My oldest son is so creative. It amazes me, the things that he does with paper and cardboard boxes; some days he will sit with paper and colored pencils or pastels and just make the most amazing things! I want to encourage that even though I have zero artistic abilities myself. He gets all he has from his dad, I swear! Anyway, we have loved ARTistic Pursuits when we have been so blessed to review them in the past and so…We were more than happy, we were jubilant, to help ARTistic Pursuits Inc. again, this time reviewing Sculpture Technique Construct. My son was thrilled to have the chance to learn and do something new too!
This was definitely a new frontier for my oldest son, who is 10, to tackle. He was so eager to get this though when it came he just dove right in. No fear! Sculpture Technique Construct is recommended for ages 11-18 so this was definitely a challenge for us! But my oldest has been so into three-dimensional everything lately, this seemed like a great way to encourage him. Some of the projects in this include things like papermaking and paper cache; there are projects which require cardboard and wire. All the lessons in this book teach the process of working with these and other materials to create whatever they can imagine. But in 3D. 🙂
This is a great way to introduce your kids to the world of sculpting can I say? I had a friend when I was younger who was a sculptor and some of the things he created, with so many different materials, just amazed me. I always wished I had more patience, and a more vivid imagination, to be able to create things like so many sculptors do. Needless to say, this is something that, I get excited about seeing my son, get excited about. Does that make sense? Lol
Back to our review — when my son got this he instantly flipped the book open and began reading. And I heard him, “yes mom, feel like this all the time” loudly and vigorously. He was answering the question posed in the first page, of this book, “Are there times when you get the urge to make something with your hands? something that is uniquely yours..that will last…” He was so excited, as if this question was written just for him!
Now there were some supplies we had to make a special trip to get ahold of. And there were some we had to order even! (like a paper making dip handhold kit) Much of what we needed however, we already had around the house – a painting pale, long nose pliers, spray bottle, construction paper, newspaper, sculpture wire (we used metal coat hangers ourselves) … Process is shown for each project within this book along with examples; very inspiring ones I might add. If you are anything like me, don’t worry — there are also plenty of very clear and simple instructions provided to walk you (and your kids) through every step as you create.
Unit one teaches on paper making. It begins with explaining FORM. This one was pretty tricky for my son. Much like origami (he said) the paper is taking on a two dimensional shape — based upon how we bend or fold the paper — we create something that is living, in a sense. From one simple sheet of paper, we can suddenly have an airplane that coasts across the room or a horse, or flower. That flat paper that can only lie down, when we are done with it can be upright showing life! What inspiration to take that paper and give it greater meaning. My younger son loves making paper airplanes, so that was his contribution to our study on paper making. My oldest son, got a bit more creative. He also learned that, when working with paper, time should be fairly irrelevant. Paper requires a gentler touch; patience and determination as you crease and cut, and sometimes crease and cut some more. In the end he did manage to fold and design his way to a nice rocket ship which flew, a bit, and was also able to stand upright. Until our doggie caught it. (Sometimes there is a downside to dog training — get it boy — have to be careful since he does not understand sarcasm). At least my son was glad the dog obeyed his command.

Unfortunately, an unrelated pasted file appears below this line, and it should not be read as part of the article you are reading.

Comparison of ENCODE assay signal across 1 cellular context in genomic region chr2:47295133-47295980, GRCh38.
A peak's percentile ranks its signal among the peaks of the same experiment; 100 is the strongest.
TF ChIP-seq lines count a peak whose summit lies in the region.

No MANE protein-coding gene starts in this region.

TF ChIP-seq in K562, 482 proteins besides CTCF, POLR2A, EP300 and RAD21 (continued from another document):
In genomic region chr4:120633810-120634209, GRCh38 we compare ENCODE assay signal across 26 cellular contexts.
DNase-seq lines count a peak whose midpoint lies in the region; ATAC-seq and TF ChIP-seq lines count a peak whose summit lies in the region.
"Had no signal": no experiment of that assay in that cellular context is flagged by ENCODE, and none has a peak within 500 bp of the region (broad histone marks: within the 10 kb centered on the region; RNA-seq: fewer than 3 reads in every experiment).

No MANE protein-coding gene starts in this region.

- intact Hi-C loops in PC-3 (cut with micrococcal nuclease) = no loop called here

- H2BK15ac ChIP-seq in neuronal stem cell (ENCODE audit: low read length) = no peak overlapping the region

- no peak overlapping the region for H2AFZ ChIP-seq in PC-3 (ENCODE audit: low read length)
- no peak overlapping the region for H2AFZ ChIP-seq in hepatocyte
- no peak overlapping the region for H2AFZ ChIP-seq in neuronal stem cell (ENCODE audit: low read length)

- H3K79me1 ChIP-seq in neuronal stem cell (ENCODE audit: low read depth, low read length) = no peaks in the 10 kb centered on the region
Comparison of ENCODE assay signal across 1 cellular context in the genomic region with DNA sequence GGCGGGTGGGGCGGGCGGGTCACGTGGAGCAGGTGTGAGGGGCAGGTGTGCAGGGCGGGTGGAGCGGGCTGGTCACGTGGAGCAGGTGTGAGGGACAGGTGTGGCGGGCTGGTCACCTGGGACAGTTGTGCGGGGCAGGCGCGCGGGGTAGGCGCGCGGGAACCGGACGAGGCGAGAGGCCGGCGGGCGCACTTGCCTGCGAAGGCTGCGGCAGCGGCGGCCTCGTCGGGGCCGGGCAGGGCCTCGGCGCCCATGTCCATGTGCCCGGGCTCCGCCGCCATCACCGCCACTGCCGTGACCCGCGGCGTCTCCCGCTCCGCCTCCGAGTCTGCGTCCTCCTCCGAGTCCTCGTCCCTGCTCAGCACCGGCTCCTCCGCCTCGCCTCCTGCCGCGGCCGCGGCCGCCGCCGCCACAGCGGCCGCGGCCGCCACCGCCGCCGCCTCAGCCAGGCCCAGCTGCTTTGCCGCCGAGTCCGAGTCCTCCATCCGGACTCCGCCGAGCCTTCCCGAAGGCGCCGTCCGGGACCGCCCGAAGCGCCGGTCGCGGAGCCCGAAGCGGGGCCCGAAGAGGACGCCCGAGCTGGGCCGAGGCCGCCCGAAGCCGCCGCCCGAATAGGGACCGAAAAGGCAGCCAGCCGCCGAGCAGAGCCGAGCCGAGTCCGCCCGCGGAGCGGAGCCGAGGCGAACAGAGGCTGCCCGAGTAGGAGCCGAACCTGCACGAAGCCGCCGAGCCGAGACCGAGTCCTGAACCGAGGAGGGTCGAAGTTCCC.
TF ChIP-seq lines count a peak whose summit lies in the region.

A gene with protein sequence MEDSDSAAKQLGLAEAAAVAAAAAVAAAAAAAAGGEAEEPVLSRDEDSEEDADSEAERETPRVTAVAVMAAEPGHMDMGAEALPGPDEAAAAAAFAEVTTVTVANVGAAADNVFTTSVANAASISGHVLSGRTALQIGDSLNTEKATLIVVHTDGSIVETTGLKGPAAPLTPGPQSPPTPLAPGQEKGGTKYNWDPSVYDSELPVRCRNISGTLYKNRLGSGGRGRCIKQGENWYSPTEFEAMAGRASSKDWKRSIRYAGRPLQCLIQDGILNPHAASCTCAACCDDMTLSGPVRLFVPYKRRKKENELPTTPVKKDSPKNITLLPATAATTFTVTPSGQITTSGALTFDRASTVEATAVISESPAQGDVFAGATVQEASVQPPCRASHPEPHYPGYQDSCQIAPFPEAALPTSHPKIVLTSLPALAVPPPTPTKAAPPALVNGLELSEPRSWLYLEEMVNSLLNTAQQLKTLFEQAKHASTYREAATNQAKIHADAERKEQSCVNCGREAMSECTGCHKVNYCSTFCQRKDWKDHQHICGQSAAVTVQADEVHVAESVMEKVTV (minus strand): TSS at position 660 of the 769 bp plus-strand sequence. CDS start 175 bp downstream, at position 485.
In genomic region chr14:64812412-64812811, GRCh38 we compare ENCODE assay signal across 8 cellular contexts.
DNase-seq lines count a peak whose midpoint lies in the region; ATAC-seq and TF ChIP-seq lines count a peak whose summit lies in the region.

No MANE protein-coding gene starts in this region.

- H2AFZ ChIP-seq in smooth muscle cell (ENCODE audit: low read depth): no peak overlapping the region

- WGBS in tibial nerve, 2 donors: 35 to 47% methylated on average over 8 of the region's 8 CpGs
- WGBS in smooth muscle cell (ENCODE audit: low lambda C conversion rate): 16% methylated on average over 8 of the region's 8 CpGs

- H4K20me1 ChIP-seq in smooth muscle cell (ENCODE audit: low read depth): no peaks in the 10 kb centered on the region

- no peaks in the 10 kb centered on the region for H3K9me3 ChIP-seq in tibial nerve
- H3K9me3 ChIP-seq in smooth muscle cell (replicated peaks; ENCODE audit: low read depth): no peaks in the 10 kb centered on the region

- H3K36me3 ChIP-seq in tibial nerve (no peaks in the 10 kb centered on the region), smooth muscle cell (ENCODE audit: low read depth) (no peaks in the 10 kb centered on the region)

Did you know that most paper is made from tree fibers? And did you know that its actually pretty simple to make your own paper? We got to do just that using our blender (ninja). This is also where that dip handhold came in handy; it is both the frame and the mold. My kids definitely all loved this; my little ones love to tear paper so their job was to tear it so we could soak it. Again, the step by step instructions (which include visual images) are such a great help! My oldest did the majority of this on his own; calling in assistance from his brother and sister periodically.
There is also a unit on paper cache which I admit we did not tackle. Yet. I am sure we will when it is nicer and we can do this kind of thing outside but for now — I guess I am a bit wary of this kind of project in my kitchen. With my boys. I am sure it would be something; paper cache abounding throughout the kitchen. There is also a unit on planes in cardboard. One that my oldest son is very eager to do as well; he actually started building a cardboard castle with some old cereal boxes and paper towel rolls but unfortunately it did not last long as he forgot to bring it back into the house and it rained….I give him credit for being determined enough to start it again. Perhaps this time I can encourage him to try something other than a castle…and maybe we will even get some good shots of it as he builds too.
This has been such a great introduction to art and sculpting for all three of my kiddos. In fact we even have a visit scheduled to a local art museum. My kids cannot wait to visit and tour the various exhibits there. I am certain my oldest son will keep building and creating as well; there is just so much in this book to inspire and encourage. I do believe that this is a fabulous way for all of our kids, at every age and stage, to expand their creativity and inspire themselves and one another.
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